The Minister of International Cooperation and La Francophonie, Marie Claude Bibeau, announced a new $100 million fund for small and medium-sized organizations. This comes after almost three years of discussions with the Inter-Council Network of Provincial and Regional Councils for International Cooperation (ICN), and CCIC. Check out the press release below!
Canadians Are Back(ed)!
Government Announces Renewed Partnership with Canadians on Global Cooperation
Minister of International Cooperation and La Francophonie Marie Claude Bibeau announced a new $100 million fund for small and medium-sized organizations at the Canadian Council for International Co-operation’s Global Impact Soirée on 9 May 2017. This comes after almost three years of discussions with the Inter-Council Network of Provincial and Regional Councils for International Cooperation (ICN), and CCIC. The Councils, who represent close to 400 civil society organizations from coast to coast to coast, wholeheartedly welcome the announcement, which expresses and bolsters support for Canadians working on issues of poverty, sustainability, and human rights in a global context.
“Canada made a strong statement about our role in the world today,” remarked Michèle Asselin, Executive Director of l'Association québécoise des organismes de coopération international. ”From a feminist perspective we have a lot to offer internationally, to help transform the lives of women and girls.”
“This funding will empower Canadians from all regions of our country to deepen partnerships and scale up innovative efforts to help women and girls realize their rights, and to help communities address the most significant issues of our generation, like climate change,” says Jennifer Sloot, Executive Director of the Atlantic Council for International Cooperation.
The five-year, $100 million fund will be made available to small and medium-sizedorganizations using a two-pillared approach, one for responsive programming, and one for innovation to test ideas that resolve specific development challenges, particularly for initiatives that would support women and girls. It will use the existing expertise of Canadian NGOs that will be encouraged to share their best practices and work together.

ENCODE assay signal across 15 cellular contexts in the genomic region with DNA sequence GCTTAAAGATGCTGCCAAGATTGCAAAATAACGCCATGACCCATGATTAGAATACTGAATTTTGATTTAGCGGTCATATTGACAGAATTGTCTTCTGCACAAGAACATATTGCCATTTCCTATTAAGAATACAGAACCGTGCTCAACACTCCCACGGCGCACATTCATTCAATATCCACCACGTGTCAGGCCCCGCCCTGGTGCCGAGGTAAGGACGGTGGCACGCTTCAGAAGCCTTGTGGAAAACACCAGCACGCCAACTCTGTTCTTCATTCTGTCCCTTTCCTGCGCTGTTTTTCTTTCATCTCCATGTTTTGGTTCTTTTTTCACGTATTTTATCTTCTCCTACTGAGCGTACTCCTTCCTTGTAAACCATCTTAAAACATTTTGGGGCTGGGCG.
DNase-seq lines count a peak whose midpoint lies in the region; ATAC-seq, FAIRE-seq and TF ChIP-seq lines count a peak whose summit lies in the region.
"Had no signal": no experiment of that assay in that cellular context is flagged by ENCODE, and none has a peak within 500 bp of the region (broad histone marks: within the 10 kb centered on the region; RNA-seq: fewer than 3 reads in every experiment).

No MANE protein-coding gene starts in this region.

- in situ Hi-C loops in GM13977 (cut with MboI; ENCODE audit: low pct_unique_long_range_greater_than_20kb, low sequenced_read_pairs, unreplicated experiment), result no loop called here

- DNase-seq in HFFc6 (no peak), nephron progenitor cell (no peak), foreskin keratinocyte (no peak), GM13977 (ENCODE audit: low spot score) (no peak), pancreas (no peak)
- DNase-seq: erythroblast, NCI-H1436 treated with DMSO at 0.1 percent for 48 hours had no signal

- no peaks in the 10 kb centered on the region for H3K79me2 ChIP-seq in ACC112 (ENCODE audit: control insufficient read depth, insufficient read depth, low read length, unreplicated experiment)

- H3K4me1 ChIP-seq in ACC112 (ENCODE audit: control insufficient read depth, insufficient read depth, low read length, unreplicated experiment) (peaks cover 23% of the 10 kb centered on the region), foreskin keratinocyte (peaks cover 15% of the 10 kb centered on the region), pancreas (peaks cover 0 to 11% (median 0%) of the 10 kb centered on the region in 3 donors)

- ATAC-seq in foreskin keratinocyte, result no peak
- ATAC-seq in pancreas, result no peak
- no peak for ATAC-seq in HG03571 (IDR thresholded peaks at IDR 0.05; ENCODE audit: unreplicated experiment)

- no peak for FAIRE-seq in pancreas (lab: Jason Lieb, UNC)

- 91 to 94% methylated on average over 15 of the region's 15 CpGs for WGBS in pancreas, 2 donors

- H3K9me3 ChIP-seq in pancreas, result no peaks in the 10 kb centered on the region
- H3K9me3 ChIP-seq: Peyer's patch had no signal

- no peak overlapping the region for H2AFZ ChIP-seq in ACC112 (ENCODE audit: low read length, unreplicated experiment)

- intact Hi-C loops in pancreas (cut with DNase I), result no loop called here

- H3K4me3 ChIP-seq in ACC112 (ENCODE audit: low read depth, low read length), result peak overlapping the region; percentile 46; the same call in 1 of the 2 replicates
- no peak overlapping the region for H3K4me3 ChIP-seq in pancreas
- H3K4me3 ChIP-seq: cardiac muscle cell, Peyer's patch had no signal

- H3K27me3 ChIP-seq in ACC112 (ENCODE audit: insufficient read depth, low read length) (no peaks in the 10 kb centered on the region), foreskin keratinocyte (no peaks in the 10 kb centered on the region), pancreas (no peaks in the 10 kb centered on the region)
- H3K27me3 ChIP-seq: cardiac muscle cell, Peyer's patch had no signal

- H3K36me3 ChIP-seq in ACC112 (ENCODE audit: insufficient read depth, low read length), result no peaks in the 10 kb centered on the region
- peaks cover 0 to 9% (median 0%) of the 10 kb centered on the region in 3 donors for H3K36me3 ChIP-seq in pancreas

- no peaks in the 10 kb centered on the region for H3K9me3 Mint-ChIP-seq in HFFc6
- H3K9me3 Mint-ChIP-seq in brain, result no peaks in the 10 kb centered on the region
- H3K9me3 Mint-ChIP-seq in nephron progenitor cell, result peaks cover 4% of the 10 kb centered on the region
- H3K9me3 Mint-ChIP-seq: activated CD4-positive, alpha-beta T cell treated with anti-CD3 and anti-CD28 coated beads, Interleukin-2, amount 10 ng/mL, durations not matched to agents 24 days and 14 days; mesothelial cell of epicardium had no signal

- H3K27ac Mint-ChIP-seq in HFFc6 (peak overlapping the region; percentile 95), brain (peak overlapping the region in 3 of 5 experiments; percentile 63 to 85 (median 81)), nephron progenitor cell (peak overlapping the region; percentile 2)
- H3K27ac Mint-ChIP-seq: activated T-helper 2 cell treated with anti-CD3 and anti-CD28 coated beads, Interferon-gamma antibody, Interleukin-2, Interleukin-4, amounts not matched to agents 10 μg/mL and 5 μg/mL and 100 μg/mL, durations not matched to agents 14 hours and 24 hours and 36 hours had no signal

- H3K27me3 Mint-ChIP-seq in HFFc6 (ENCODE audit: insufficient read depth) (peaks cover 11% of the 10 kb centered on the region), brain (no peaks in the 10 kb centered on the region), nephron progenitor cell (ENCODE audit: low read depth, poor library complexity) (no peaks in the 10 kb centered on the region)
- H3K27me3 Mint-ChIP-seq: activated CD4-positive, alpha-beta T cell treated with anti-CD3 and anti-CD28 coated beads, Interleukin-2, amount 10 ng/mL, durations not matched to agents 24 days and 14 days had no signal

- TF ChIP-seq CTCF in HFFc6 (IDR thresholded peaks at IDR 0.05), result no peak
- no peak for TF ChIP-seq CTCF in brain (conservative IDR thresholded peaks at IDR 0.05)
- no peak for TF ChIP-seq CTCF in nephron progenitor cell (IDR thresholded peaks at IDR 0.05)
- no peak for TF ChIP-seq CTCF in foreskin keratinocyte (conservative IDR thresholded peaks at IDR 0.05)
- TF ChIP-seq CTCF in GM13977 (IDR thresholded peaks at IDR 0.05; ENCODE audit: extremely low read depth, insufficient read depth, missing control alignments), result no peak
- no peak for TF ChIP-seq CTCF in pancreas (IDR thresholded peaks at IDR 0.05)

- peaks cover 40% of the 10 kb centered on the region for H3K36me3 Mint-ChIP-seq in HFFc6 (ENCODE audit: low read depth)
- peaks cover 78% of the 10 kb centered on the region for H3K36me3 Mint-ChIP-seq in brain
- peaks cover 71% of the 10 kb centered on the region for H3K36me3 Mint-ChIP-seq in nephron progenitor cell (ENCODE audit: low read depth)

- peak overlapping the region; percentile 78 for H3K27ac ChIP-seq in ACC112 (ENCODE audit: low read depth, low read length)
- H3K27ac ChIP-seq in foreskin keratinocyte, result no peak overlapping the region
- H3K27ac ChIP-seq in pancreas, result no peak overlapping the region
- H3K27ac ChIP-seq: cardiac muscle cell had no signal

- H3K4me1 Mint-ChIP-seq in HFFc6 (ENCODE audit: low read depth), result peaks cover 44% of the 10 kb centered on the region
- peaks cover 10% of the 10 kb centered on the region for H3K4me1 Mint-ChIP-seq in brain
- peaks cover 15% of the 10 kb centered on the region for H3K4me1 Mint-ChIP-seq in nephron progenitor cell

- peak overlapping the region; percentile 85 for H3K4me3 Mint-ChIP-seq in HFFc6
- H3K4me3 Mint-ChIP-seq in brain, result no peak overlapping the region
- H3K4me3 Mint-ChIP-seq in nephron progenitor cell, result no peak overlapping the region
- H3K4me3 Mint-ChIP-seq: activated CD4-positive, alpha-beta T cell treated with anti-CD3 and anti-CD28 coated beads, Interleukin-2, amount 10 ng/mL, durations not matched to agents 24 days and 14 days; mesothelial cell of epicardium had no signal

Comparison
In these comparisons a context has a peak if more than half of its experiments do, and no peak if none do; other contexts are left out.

Dr. Zephania Matanga, Executive Director of the Canadian Multicultural Disability Center, a small-sized organization, and member of the Manitoba Council for International Cooperation (MCIC), offers his congratulations to Minister Bibeau on providing a wonderful opportunity for small organizations to access resources to participate in the development of marginalized communities. “In Zimbabwe we could provide additional resources for education and healthcare for people with disabilities in rural areas,” states Dr. Matanga. “This will also enable the diaspora to participate in international cooperation.” According to the MCIC’s Executive Director, Janice Hamilton, “We know from research and experience that Canadians, through small and medium-sized organizations, have strong ties to their local partners overseas, as well as their own communities in Canada. They not only support the local communities to have access to water and sanitation in Cambodia, to improve maternal health in Afghanistan, and to assist farmers in Peru adapt to climate change, among others, but also share these stories and successes with their fellow Canadians.”
“It is a proud moment,” affirmed Janice, “and proof that government is taking a thoughtful, proactive yet timely approach to change. It is concrete proof behind the claim that Canada is back,” she concluded.